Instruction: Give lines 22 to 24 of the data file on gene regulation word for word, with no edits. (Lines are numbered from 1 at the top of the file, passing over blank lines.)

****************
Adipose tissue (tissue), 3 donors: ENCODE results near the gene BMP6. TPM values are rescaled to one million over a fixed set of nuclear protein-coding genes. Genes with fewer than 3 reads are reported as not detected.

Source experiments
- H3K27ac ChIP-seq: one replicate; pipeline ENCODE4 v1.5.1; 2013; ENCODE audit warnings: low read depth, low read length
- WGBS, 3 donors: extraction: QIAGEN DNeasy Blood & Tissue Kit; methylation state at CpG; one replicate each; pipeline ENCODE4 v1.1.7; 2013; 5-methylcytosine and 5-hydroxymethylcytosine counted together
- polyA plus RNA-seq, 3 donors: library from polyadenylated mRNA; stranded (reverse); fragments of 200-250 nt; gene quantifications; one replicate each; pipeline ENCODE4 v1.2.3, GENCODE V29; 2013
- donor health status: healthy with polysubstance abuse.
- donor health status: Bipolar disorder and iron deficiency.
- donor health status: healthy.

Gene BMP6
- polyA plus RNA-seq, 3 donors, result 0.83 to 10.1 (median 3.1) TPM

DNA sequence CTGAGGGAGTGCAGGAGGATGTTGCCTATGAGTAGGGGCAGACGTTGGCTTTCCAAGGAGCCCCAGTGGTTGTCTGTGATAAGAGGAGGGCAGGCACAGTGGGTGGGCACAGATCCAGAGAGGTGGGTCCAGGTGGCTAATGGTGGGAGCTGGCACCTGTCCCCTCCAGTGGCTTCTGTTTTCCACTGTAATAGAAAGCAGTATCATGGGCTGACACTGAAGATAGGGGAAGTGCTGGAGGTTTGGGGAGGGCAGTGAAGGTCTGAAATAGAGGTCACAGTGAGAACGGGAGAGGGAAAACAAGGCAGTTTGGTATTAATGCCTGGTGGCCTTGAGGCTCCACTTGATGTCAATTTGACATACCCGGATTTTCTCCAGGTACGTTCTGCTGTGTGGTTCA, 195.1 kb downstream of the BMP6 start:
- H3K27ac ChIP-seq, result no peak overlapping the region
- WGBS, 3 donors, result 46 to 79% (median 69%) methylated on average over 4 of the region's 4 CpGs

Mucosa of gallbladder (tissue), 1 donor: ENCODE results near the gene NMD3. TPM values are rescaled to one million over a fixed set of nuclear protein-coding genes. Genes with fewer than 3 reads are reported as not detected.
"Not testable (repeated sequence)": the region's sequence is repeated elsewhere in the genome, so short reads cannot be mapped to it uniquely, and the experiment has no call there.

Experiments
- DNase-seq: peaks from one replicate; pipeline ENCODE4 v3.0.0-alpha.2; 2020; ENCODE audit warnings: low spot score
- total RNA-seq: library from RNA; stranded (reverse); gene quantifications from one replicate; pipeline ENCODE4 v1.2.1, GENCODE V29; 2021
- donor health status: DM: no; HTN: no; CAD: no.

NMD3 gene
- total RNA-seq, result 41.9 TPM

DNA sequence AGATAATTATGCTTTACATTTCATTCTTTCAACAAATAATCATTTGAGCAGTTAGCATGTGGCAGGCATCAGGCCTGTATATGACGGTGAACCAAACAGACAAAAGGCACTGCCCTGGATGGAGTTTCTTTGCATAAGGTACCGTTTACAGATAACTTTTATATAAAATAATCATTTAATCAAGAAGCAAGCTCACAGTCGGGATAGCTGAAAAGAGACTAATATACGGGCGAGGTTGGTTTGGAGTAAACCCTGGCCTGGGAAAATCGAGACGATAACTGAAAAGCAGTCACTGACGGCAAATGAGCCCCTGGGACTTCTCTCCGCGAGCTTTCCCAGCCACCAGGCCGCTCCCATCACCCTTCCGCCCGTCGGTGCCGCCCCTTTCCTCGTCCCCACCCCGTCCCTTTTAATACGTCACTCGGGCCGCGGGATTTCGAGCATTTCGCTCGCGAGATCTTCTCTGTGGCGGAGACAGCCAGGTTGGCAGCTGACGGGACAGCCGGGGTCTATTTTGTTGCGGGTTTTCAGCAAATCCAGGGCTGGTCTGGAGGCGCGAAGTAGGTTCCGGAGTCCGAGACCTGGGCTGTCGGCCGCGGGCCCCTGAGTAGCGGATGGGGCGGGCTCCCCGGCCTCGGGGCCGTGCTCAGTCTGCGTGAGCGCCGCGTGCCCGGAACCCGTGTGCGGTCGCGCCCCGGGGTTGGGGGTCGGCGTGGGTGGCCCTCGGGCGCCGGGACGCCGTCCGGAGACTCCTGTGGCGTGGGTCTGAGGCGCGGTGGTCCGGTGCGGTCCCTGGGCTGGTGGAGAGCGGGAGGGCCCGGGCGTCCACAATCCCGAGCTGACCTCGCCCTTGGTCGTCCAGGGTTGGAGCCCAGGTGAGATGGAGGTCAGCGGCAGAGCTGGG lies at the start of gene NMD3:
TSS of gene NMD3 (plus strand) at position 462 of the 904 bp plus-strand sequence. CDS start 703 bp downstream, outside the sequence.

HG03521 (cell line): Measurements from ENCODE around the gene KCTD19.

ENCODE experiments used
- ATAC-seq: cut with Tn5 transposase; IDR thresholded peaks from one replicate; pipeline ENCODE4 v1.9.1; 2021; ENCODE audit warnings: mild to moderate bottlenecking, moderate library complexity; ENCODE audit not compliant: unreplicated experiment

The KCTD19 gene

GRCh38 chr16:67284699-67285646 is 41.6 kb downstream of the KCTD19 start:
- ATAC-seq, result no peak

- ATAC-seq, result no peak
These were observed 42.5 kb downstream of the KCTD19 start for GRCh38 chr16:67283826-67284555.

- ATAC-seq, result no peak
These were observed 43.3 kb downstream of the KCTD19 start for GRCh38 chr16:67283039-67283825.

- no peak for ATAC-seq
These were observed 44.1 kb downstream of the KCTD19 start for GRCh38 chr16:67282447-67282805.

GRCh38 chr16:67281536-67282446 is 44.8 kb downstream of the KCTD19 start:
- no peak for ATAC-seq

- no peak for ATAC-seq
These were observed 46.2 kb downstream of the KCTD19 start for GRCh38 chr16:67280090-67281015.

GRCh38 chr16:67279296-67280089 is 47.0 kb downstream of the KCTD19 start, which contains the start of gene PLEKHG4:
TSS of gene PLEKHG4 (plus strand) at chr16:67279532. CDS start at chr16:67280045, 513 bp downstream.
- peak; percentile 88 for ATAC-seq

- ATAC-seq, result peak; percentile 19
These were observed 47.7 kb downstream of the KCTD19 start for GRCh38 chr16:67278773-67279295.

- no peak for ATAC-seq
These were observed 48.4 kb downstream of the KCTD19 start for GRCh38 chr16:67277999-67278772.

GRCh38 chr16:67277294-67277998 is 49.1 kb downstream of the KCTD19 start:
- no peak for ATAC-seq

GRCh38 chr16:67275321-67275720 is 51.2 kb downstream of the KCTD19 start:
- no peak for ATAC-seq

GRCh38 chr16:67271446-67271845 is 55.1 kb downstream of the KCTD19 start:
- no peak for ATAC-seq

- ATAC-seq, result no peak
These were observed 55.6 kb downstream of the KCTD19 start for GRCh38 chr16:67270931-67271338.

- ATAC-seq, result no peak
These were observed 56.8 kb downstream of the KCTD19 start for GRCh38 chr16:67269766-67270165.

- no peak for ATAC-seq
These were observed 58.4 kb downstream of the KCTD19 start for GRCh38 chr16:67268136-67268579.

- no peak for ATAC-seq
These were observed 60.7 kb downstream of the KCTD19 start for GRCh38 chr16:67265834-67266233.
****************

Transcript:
DNA sequence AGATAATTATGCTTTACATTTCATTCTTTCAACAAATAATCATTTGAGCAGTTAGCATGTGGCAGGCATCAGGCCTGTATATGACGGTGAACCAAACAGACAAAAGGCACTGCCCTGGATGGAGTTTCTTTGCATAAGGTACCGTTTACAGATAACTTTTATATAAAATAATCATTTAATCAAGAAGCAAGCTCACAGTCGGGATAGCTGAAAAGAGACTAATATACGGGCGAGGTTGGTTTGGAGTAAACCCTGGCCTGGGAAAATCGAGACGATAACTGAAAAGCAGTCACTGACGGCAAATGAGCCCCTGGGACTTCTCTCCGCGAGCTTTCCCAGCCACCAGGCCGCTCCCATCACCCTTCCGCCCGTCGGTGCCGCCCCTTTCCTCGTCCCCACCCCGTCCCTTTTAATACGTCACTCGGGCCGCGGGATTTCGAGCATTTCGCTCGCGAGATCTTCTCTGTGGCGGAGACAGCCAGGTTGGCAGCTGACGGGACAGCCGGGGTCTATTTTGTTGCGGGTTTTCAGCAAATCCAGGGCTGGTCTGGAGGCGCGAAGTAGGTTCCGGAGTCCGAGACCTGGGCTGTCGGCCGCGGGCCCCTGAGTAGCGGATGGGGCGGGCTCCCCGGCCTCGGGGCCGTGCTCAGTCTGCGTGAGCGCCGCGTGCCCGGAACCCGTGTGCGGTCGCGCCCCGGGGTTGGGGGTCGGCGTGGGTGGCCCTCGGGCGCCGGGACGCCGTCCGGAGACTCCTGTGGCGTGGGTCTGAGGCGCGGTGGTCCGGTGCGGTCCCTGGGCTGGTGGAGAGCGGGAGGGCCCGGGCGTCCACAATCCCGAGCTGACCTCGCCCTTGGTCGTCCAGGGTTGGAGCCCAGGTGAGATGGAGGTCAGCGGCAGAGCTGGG lies at the start of gene NMD3:
TSS of gene NMD3 (plus strand) at position 462 of the 904 bp plus-strand sequence. CDS start 703 bp downstream, outside the sequence.

HG03521 (cell line): Measurements from ENCODE around the gene KCTD19.